- Arjun Appadurai
- James Belich
- Maxine Berg
- Linda Colley
- Antony G Hopkins
- John McNeill
- Bob Moore
- Ian Morris
- Kevin O’Rourke
- Jürgen Osterhammel
- Nicholas Purcell
- Francis Robinson
Arjun Appadurai is Paulette Goddard Professor of Media, Culture, and Communication at New York University. He was born and educated in Bombay and earned his Intermediate Arts degree from Elphinstone College before coming to the United States. He earned his B.A. from Brandeis University in 1970, and his M.A. (1973) and Ph.D. (1976) from the University of Chicago.
During his academic career, he has held professorial chairs at Yale University, the University of Chicago, and the University of Pennsylvania, and has held visiting appointments at the Ecole des Hautes Etudes en Sciences Sociales (Paris), the University of Michigan, the University of Iowa, Columbia University and New York University. He serves on several scholarly and advisory bodies in the United States, Latin America, Europe and India. He has authored numerous books and scholarly articles including Fear of Small Numbers: An Essay on the Geography of Anger (2006, Duke University Press) and Modernity at Large: Cultural Dimensions of Globalization, (1996, University of Minnesota Press; 1997, Oxford University Press, Delhi). His previous scholarly publications have covered such topics as religion, cuisine, agriculture and mass culture in India.
Link to biography
Linda Colley is Shelby M.C.Davis 1958 Professor of History at Princeton University. Her books include Britons: Forging the Nation 1707-1837; Captives: Britain, Empire and the World 1600-1850; and The Ordeal of Elizabeth Marsh: A Woman in World History. She is currently at work on a book about Britain and the global spread of written constitutions since 1776.
Antony G Hopkins
Walter Prescott Webb Chair in History, University of Texas at Austin; Emeritus Fellow, Pembroke College, Cambridge. Principal interests: Africa, imperialism, globalization. Relevant publications: ed. Globalization in World History (Pimlico & Norton, 2002); ed. Global History: Interactions between the Universal and the Local (Palgrave & St. Martin’s, 2006). Current manuscript: American Empire: An Alternative History.
Born in 1941 in Northern Ireland, Bob Moore studied at Merton College (1959) and then moved to Sheffield (1964-93). He was Professor of Medieval History at Newcastle 1993-2003. He also served as Visiting Professor at the University of Chicago, Berkeley and was Corresponding Fellow, Medieval Academy of America.
His latest book, The War on Heresy. Faith and Power in Medieval Europe was published earlier this year. Other books he has published include: The Origins of European Dissent (1977); The Formation of A Persecuting Society (1987); The First European Revolution, 1050 – 1215. His next book will be Foundations of the Modern World (roughly Islam-Mongols) for the Blackwell History of the World, for which he is series editor.
Ian Morris is Jean and Rebecca Willard Professor of Classics and Professor of History at Stanford University. He grew up in Britain, and studied at Birmingham and Cambridge universities. He moved to the University of Chicago in 1987 and on to Stanford University in 1995. At Stanford he has served as senior associate dean of Humanities and Sciences, chair of the Classics department, and director of the Stanford Archaeology Center and the Social Science History Institute. Between 2000 and 2007 he directed Stanford’s archaeological excavations at Monte Polizzo in Sicily.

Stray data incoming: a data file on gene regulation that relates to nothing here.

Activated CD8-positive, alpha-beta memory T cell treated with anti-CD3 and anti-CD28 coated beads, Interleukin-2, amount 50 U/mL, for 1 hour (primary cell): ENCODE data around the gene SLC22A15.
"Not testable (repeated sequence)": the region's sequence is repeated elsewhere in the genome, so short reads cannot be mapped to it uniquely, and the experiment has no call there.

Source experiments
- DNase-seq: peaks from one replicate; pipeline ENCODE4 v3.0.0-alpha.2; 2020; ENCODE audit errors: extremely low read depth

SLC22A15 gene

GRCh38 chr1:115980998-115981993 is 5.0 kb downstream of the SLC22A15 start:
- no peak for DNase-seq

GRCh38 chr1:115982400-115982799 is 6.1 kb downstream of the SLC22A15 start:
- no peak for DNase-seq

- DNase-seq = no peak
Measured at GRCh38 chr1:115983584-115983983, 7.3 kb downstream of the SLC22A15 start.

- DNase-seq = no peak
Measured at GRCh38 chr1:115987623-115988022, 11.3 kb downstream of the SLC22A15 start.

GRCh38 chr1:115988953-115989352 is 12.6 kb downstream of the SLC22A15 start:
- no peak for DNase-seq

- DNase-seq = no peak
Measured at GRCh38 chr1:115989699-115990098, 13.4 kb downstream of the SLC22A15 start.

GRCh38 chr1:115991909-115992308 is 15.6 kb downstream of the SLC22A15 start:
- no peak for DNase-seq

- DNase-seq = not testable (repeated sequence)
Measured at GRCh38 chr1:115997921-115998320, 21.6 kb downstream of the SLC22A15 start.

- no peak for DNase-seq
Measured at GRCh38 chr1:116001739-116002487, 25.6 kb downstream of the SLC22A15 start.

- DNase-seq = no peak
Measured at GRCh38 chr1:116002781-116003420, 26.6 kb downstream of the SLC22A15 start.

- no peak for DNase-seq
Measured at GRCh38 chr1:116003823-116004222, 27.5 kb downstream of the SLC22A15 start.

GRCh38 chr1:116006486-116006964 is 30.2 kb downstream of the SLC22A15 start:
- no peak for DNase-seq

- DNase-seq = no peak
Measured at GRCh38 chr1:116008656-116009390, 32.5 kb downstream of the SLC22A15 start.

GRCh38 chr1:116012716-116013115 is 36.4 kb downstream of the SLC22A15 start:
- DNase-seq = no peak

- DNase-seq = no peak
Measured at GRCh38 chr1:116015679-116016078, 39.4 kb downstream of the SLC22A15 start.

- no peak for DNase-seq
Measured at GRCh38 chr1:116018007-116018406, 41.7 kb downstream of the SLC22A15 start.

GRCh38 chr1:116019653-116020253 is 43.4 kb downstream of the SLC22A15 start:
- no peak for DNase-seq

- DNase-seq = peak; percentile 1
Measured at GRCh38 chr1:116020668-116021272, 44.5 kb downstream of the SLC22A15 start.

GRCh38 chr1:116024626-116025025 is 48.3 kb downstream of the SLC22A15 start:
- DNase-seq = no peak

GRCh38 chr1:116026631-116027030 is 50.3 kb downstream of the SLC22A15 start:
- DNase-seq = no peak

He has published eleven books. The most recent is Why the West Rules—For Now: The Patterns of History, and What they Reveal About the Future, published by Profile in 2010. It was named as one of the best books of the year by The Economist, New York Times, Foreign Affairs, Newsweek, the Independent, and the London Evening Standard, and has won three international book awards. It is being translated into eleven languages.
His next book, The Measure of Civilization, will be published by Princeton and Profile in 2012, and he is working on two further books. The first, to be published by Profile in 2013, is called War! What is it Good For? and the second, to be published by Princeton, is The Ancient World: A New History.
Jürgen Osterhammel is Professor of Modern and Contemporary History at the University of Konstanz (Germany). His publications in English include Colonialism: A Theoretical Overview (Princeton 1997), Globalization: A Short History (co-authored with Niels P. Petersson, Princeton 2005) and, most recently, „Globalizations”, in: Jerry H. Bentley (ed.), The Oxford Handbook of World History, Oxford 2011. His world history of the nineteenth century, Die Verwandlung der Welt: Eine Geschichte des 19. Jahrhunderts (Munich 2009), is currently being translated for Princeton University Press. With Akira Iriye he is the joint editor-in-chief of a six-volume New History of the World to be published by Harvard University Press from October 2012. Having written several books on modern Chinese history, he is now working on the theory of historical time and on global aspects of „classical“ music. He is a recipient of Germany’s most prestigious academic award, the Georg Wilhelm Leibniz Prize.
Francis Robinson is Professor of the History of South Asia, Royal Holloway, University of London, and a Fellow of Brasenose College, Oxford. Other posts he has held include: 1969-73 Prize Fellow, Trinity College, Cambridge: 1973- Lecturer, Reader, Professor and Vice-Principal Royal Holloway, University of London; 2008-11 Sultan of Oman Fellow, Oxford Centre for Islamic Studies, and Visiting Professor in the History of the Islamic World, University of Oxford.
He has written twelve books and numerous articles on Islam and religious change in South Asia and the wider Muslim world; his forthcoming publications include Islam in Modern South Asia and Jamal: a biography of Maulana Jamal Mian Farangi Mahalli.